Key Legal Documents Founders Should Put In Place

Forming a company is inexpensive and fast. A typical formation agent charges around £12 for a most basic service that takes a couple of hours or less. A newly incorporated company can start trading immediately – provided there are customers and a means of taking or making payment.

By contrast, putting in place the legal documents that a new company needs to regulate the relationships between shareholders and directors can take much longer and cost much more.

So it is unsurprising that many founders put off dealing with these documents. Often, it seems there is no immediate need to have them – just a large cost. What owners don’t realise is that it is much harder (both in time and cost) to put these documents in place later than earlier on.

The most important documents for your new company

The three key documents to have in place for a new company are: a shareholders agreement, directors service contracts and the articles of association.

These documents set out how the company works (a framework of general operational rules) and the powers, rights and responsibilities of individual owners and directors (who are responsible for the management on a day to day basis).

Why it is important to put these documents in place early

Founders often think that they are “aligned” with each other, only to find out later that what they assumed had been understood in the same way by everyone was actually understood to mean something else.

In other words, it is only when there is disagreement that the value and benefit of having these legal documents in place becomes apparent. These document can set out what happens in certain circumstances so that nobody can claim that he was under the impression that something different would happen. In other words, they ensure clarity.

The longer owners leave putting these documents in place, the more likely that it will be to negotiate the contents of them.

At the start of any business, the owners are likely to have fairly similar ideas about the general direction they want the business to take (the strategic goals), and how they will achieve the goals. As time passes, the business will diverge from the original expectations the owners may have. There may be unforeseen outside pressures, such as tighter competition or lower demand for a product, or the internal functioning of the company might be different to how the owners imagined. For example, it might become apparent that a shareholder-director is less experienced in a certain job position than he claimed when the company was started.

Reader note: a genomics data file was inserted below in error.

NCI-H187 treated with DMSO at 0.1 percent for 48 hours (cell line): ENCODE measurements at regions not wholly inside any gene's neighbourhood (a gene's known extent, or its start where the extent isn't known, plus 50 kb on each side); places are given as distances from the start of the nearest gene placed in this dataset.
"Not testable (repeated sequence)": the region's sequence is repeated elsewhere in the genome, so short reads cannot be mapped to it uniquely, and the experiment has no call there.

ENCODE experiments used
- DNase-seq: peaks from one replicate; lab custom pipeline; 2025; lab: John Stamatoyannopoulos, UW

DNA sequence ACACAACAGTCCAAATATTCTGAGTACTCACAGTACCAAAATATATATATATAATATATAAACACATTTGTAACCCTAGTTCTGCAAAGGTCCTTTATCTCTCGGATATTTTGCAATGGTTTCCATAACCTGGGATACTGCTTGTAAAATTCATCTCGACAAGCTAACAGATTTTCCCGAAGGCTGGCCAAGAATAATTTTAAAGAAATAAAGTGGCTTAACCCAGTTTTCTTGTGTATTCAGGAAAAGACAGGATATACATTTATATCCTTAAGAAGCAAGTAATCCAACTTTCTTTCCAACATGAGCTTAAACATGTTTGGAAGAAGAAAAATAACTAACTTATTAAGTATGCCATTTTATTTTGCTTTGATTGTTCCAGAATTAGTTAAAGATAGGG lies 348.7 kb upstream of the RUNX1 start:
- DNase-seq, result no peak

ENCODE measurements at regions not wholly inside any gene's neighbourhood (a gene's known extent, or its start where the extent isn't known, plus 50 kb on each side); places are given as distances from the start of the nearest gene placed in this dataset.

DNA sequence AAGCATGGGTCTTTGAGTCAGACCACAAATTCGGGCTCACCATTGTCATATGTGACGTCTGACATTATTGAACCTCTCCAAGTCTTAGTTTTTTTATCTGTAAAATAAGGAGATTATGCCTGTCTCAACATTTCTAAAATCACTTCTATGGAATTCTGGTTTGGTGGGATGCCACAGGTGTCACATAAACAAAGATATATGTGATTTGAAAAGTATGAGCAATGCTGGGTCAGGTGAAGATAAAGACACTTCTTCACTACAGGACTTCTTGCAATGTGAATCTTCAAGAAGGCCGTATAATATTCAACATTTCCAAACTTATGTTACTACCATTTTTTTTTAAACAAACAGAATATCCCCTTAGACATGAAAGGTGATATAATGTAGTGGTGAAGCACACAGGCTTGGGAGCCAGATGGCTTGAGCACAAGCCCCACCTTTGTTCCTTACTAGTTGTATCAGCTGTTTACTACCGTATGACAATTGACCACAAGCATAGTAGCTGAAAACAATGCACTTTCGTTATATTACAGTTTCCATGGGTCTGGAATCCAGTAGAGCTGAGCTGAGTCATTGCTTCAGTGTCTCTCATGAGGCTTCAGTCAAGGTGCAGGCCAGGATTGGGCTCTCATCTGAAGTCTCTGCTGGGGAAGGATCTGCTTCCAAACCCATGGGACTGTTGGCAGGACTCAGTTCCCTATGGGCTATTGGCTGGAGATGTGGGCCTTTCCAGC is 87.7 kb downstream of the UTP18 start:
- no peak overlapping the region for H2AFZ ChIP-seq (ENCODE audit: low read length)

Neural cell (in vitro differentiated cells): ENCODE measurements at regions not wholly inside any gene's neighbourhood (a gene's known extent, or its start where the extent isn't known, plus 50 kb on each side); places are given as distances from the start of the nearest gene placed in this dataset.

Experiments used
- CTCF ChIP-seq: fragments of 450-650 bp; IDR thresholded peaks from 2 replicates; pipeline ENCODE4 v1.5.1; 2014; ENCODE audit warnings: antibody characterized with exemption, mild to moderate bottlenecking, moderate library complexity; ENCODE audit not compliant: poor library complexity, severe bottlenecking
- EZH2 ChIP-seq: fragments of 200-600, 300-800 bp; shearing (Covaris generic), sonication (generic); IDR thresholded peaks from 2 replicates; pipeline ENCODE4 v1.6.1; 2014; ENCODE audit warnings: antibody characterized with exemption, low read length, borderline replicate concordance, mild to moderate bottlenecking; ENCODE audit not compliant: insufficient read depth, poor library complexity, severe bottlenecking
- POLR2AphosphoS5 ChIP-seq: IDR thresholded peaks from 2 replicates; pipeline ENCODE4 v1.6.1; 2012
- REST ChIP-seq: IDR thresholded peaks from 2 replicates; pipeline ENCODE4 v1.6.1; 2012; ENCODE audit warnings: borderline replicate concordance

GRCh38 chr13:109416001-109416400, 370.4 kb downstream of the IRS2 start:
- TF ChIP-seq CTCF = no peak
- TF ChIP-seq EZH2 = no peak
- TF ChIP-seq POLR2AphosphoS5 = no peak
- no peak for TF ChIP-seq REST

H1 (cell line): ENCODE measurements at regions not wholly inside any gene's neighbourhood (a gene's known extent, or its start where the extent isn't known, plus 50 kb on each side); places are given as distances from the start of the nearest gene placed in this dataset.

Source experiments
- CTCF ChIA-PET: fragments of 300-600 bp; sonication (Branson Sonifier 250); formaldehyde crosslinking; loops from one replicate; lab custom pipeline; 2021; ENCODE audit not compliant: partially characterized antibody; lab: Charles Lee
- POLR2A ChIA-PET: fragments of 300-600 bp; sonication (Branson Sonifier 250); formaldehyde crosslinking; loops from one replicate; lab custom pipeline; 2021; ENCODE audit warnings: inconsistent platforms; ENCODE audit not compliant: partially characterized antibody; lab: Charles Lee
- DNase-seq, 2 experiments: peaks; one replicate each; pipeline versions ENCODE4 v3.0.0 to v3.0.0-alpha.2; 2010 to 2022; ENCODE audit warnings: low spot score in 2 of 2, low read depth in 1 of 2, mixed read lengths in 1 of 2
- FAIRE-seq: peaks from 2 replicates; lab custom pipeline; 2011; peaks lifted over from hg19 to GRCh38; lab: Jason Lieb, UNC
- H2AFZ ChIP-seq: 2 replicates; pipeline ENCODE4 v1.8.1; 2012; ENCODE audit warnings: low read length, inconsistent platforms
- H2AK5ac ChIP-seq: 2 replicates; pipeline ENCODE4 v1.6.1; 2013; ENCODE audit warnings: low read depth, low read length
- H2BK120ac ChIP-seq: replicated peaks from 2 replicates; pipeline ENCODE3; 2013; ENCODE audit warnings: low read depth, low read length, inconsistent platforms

In a small company, the founders are often the directors as well – the majority of shareholders will work in the business. The difficulty with this is that the powers that owners have in their roles as directors can conflict with the powers they have as shareholders. Directors may be able to make decisions quite legitimately as directors that benefit themselves as shareholders to the detriment of other shareholders. Examples are:

  • awarding contracts to suppliers where the director owns part or all of that supplying company
  • entering into lending agreements that put at risk capital injected by other shareholders
  • voting to increase directors’ salaries
  • employing family members or friends who perhaps don’t have the necessary experience for the position
  • paying dividends to shareholders that perhaps benefit that director-shareholder more than others

You should plan for exit as soon as you start up

The big “elephant in the room” comes when one shareholder wants to sell up. If there is a disagreement, the easiest way out might be to part company. But unless you have decided how this might happen in advance, you might find yourself left holding the short end of the rope.

Using a shareholders agreement, you can specify under what conditions shares can be transferred, and give preferential rights to existing shareholders to acquire those shares before outsiders can. So you might be able to prevent a share sale to the owner of a competitor company, or to another shareholder (who might gain more power than you would like him to have over the direction of the company), or to an inexperienced nephew who might decide he wants to play director with your business.

The only way of smoothing out potential future problems…

…is to put the documents in place early. It doesn’t have to cost thousands of pounds and you don’t have to use a solicitor. You can use template documents and prepare the majority of the agreements yourself, as we explain in this post.


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